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Channel System                                                          


Aerial 2007, Google                         

This segment of channel is part of a much larger highly urbanized watershed.  Runoff from more than 15 square miles drains through this reach.  Not too many years ago, a large corrugated metal plate arch formed an underground tunnel between nodes C and P.  The pipe had corroded severely over the years and eventually collapsed between nodes C and F during a major storm.  It had to be replaced under emergency conditions with a sheet pile system.  Later, as part of a river restoration project, the tunnel was completely removed and replaced with the open channel system shown above.  A combination of spillways and grade breaks, sheet piles, gabion and riprap lining, and earthen sections with wetland plantings are used in this high energy section of the watershed.      

 

Selected Photographs

              

                   From E to F                    From G to H                   From H to G                   From L to K

 

              

                    From M to N                    From O to P                   From P to O                   From P to Q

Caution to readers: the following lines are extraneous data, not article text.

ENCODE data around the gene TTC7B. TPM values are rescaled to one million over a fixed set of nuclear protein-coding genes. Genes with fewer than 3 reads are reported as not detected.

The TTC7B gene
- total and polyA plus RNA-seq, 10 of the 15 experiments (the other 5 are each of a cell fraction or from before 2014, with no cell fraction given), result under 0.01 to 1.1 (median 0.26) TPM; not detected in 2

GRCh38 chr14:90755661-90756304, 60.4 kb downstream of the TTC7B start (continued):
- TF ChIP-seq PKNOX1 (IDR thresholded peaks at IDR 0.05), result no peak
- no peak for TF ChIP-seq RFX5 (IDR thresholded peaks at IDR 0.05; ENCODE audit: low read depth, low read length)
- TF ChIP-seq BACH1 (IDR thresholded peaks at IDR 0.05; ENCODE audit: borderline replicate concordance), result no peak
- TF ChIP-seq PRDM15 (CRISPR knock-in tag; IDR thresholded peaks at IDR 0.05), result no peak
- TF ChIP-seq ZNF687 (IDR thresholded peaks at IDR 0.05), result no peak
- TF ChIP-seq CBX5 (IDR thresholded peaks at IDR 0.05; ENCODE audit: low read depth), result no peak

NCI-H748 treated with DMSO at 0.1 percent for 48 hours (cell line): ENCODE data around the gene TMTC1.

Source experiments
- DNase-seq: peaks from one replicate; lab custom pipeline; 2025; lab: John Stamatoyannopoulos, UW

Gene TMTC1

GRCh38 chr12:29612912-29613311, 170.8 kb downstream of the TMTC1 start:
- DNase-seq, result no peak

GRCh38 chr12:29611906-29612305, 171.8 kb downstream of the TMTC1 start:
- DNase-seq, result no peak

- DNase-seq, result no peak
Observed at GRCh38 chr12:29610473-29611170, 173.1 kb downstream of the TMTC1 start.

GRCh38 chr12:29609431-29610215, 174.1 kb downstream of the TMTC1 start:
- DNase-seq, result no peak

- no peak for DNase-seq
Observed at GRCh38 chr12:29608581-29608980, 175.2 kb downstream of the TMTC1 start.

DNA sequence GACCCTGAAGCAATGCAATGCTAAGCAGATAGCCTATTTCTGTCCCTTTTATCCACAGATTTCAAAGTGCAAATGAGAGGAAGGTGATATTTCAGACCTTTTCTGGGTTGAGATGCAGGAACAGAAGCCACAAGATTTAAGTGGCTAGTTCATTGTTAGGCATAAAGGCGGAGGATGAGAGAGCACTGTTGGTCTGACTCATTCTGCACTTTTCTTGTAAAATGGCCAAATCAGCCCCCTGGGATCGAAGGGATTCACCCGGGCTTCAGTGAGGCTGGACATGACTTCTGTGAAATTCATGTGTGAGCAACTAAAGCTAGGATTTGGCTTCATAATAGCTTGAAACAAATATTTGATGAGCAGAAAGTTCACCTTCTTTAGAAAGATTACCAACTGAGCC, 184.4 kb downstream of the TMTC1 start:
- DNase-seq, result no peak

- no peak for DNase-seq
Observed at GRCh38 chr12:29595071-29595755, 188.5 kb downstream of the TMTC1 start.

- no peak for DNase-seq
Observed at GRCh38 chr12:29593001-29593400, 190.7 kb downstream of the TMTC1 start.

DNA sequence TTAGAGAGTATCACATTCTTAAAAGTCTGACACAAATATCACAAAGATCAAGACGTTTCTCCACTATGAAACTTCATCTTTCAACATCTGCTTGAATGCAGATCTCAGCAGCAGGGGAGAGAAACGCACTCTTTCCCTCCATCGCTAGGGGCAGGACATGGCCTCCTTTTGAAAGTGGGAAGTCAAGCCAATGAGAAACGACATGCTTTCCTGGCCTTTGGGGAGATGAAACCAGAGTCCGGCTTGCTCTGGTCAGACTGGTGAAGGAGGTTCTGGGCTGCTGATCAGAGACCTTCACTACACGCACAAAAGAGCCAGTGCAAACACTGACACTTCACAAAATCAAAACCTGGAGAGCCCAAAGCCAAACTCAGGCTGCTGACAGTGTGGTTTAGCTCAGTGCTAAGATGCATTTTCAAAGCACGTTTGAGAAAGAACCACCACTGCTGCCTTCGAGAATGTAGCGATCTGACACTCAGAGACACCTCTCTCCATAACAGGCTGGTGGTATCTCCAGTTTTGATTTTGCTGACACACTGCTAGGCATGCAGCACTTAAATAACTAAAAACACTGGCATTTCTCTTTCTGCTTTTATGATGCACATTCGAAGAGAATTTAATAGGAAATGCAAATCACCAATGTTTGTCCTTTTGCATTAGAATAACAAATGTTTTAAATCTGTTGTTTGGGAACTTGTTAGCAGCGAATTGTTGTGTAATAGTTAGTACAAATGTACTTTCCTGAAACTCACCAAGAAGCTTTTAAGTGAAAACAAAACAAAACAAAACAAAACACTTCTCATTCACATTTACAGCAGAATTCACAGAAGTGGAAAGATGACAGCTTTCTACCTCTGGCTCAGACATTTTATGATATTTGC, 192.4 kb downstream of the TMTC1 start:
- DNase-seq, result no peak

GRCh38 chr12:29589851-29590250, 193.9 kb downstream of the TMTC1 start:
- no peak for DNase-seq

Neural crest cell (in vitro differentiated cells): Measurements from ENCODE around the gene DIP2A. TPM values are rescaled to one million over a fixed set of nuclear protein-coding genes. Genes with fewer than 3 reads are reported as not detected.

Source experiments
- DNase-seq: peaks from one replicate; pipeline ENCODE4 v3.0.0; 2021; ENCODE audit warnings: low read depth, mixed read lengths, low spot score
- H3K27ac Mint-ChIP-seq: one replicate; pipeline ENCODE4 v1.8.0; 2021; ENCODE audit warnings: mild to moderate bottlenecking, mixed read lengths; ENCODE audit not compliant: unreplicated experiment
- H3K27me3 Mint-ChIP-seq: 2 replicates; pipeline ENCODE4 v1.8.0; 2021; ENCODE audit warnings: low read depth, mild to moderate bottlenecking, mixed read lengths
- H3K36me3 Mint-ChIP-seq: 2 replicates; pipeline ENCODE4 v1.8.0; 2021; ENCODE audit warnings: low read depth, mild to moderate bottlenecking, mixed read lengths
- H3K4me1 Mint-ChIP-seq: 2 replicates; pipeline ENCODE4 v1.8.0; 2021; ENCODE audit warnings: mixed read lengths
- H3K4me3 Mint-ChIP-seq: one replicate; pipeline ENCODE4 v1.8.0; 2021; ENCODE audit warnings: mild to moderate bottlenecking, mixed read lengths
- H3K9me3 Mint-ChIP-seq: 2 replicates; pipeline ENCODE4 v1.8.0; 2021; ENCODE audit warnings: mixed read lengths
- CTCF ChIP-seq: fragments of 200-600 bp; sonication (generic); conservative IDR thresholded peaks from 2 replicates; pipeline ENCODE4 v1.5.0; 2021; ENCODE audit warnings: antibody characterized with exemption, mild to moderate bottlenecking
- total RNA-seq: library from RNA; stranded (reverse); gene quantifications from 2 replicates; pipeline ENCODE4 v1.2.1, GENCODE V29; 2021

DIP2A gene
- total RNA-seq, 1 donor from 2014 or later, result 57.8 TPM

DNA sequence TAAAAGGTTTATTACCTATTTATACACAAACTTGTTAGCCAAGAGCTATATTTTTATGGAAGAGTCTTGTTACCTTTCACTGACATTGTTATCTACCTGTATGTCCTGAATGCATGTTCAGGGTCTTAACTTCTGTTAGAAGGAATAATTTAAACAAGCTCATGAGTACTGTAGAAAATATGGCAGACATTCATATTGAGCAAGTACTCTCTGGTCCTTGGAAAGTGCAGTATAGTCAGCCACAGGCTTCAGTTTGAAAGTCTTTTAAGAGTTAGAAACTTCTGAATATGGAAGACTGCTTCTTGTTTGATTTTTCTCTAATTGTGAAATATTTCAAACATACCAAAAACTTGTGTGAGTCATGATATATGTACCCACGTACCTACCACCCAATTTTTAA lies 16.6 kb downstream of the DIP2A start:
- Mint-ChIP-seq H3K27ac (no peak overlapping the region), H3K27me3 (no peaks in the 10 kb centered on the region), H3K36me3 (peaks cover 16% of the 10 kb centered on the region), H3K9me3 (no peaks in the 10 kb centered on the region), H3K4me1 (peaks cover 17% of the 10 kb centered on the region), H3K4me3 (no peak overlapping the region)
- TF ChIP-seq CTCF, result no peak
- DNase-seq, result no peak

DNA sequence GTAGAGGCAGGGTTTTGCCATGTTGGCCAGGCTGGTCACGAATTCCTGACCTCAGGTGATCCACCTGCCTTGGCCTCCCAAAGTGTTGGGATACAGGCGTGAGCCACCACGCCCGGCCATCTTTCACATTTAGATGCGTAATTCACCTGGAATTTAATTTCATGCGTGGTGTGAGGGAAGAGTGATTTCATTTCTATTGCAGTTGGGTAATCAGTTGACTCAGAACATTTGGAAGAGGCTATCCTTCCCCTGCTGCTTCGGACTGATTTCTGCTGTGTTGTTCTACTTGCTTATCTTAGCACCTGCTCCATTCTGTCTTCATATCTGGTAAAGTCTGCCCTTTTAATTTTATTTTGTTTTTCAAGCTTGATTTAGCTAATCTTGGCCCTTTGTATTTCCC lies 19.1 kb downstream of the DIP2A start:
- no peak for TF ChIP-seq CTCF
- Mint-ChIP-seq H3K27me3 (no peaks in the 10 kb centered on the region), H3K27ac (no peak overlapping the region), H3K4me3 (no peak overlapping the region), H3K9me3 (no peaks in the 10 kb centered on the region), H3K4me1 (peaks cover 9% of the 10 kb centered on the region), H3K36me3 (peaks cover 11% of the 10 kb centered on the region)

ICPR Modeling Considerations

 

The yellow circles in the topmost photograph indicate node locations along the channel.  Runoff hydrographs are assigned to these nodes and ICPR then routes the hydrographs through the drainage system, calculating stages and flows throughout the storm event.  Comments regarding specific modeling issues related to this system, including proposed link types, are provided below.

 

From Node To Node

Comment

A B

A "channel" link should be used to connect these two nodes together.  It is the approach to the spillway between nodes B and C.  


B C

This spillway is actually the original entrance to the tunnel system.  A weir controls water levels in the upstream channel and then a spillway drops approximately 4-5-feet onto a concrete apron.  The original headwall to former tunnel system was left in place immediately downstream of the spillway because it supports a water main located on top of it.  Therefore, after water drops over the spillway, it must pass through an arch opening (approx. 2 feet in length) before moving into the sheet piled open channel system.